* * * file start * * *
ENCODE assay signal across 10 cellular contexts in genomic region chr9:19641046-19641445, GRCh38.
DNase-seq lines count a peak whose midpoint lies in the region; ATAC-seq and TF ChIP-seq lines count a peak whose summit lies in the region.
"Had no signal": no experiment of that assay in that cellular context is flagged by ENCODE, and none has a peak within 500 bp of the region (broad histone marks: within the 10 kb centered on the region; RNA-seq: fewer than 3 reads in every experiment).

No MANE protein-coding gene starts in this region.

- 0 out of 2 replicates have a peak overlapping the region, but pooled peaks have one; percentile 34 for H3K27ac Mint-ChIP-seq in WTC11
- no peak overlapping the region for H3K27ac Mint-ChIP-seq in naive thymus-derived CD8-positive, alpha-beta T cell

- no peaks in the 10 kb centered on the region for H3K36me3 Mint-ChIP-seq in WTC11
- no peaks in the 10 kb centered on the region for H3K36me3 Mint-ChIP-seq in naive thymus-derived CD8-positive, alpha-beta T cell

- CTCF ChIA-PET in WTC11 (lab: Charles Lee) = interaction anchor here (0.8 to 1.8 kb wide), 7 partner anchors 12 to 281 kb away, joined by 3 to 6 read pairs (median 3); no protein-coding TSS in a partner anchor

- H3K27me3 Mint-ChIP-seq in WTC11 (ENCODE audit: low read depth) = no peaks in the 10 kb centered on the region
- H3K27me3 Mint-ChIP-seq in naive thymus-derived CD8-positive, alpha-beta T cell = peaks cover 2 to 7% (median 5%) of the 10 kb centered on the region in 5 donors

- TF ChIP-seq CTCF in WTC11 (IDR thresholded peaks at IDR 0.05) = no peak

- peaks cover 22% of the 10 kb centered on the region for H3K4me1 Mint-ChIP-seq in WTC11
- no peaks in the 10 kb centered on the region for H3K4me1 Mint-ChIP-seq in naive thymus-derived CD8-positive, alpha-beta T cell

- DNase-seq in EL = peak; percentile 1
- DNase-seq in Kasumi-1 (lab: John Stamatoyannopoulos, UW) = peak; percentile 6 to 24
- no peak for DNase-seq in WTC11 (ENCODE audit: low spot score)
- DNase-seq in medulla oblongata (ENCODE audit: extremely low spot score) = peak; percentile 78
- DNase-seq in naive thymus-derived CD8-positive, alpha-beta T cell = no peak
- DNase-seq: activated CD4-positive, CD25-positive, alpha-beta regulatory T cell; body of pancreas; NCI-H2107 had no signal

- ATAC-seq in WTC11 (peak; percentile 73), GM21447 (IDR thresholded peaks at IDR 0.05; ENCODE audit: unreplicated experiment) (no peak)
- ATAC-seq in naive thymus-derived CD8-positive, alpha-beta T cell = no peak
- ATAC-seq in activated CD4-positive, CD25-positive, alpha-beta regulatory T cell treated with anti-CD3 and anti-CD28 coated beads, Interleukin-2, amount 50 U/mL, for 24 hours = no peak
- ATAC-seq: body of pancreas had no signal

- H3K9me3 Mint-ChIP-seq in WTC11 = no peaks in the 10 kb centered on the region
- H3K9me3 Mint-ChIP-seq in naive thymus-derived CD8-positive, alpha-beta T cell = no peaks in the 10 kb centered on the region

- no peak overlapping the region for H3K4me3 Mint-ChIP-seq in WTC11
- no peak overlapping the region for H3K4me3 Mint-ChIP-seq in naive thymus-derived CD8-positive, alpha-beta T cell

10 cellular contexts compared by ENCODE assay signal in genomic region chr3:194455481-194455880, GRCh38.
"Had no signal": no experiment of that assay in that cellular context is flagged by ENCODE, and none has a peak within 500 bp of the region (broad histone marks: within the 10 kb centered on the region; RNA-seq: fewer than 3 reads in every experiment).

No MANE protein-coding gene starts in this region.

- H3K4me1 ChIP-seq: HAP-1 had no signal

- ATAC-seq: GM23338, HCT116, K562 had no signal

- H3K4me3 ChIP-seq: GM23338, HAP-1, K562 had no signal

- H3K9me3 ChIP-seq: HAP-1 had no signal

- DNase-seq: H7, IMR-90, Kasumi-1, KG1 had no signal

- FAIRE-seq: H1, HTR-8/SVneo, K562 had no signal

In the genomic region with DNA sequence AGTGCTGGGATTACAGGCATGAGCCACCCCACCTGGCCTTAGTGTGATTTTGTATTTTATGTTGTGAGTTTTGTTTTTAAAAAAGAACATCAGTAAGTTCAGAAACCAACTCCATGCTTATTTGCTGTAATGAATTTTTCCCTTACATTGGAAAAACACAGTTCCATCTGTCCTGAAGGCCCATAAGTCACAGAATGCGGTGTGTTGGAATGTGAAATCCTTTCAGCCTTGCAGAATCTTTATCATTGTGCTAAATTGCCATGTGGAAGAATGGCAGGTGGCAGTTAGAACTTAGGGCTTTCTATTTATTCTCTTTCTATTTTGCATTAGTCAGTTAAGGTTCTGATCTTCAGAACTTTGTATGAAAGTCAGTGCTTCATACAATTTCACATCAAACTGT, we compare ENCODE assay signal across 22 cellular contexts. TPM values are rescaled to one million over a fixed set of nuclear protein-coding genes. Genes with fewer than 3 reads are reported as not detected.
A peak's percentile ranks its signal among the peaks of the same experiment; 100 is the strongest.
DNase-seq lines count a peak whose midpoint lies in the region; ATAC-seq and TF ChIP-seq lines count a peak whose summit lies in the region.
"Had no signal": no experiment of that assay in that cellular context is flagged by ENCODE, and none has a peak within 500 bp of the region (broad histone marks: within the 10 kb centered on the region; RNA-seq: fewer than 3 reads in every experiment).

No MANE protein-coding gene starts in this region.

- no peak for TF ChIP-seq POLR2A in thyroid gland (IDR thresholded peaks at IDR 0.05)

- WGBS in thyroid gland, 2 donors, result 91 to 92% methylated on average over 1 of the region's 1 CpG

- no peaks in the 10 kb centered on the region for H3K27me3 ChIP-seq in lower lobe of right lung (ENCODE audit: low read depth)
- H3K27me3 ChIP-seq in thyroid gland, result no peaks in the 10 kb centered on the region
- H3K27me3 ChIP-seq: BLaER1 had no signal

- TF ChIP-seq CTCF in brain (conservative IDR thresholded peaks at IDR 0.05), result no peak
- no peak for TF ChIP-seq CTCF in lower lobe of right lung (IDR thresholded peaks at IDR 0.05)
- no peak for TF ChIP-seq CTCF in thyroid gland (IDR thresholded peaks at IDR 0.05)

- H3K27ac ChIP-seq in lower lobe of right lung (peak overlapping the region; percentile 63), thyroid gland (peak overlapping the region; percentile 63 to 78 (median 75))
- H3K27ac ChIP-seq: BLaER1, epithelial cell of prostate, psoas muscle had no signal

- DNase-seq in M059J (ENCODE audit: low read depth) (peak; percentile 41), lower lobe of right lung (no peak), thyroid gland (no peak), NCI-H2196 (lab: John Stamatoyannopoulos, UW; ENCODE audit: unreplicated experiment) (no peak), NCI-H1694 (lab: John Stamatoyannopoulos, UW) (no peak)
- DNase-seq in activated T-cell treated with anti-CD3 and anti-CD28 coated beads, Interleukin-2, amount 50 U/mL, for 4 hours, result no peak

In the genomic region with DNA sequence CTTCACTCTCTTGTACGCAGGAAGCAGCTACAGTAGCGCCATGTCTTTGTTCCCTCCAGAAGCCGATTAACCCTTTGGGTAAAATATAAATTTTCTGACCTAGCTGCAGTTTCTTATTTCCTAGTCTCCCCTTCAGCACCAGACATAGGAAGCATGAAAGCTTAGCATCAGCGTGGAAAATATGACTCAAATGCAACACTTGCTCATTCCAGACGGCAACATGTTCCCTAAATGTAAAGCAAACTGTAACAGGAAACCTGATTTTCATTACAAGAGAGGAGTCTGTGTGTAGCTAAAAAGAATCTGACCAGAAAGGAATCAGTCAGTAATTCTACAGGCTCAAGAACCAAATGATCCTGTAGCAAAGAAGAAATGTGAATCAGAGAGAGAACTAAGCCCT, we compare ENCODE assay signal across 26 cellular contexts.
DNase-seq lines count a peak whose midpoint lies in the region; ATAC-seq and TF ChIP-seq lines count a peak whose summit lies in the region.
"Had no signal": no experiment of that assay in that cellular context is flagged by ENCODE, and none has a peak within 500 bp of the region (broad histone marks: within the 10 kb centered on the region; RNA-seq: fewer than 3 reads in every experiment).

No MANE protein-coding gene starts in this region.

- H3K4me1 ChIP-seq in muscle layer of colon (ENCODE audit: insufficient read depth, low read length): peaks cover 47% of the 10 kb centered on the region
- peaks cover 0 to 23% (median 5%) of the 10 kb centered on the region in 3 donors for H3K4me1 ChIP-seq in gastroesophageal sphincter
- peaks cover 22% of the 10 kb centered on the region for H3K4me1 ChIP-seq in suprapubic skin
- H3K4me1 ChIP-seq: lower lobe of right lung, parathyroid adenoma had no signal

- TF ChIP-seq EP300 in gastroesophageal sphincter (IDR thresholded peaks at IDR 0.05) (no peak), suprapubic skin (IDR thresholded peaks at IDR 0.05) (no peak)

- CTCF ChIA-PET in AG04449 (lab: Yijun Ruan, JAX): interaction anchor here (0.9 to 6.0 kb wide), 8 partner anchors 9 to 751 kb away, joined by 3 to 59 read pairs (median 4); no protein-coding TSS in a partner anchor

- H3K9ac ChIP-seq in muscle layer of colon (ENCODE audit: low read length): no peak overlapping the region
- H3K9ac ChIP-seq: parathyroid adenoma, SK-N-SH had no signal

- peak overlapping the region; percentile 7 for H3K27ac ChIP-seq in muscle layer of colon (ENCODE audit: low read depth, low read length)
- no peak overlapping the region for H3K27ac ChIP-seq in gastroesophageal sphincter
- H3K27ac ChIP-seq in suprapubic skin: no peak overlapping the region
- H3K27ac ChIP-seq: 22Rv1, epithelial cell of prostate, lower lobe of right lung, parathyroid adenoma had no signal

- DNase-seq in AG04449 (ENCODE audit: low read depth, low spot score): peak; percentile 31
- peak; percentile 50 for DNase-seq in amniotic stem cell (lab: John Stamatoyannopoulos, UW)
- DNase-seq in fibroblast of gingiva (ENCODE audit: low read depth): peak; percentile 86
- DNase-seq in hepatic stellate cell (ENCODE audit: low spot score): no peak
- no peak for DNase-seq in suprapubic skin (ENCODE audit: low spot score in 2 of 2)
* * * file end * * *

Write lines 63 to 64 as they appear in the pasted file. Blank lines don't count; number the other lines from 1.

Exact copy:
- TF ChIP-seq EP300 in gastroesophageal sphincter (IDR thresholded peaks at IDR 0.05) (no peak), suprapubic skin (IDR thresholded peaks at IDR 0.05) (no peak)

- CTCF ChIA-PET in AG04449 (lab: Yijun Ruan, JAX): interaction anchor here (0.9 to 6.0 kb wide), 8 partner anchors 9 to 751 kb away, joined by 3 to 59 read pairs (median 4); no protein-coding TSS in a partner anchor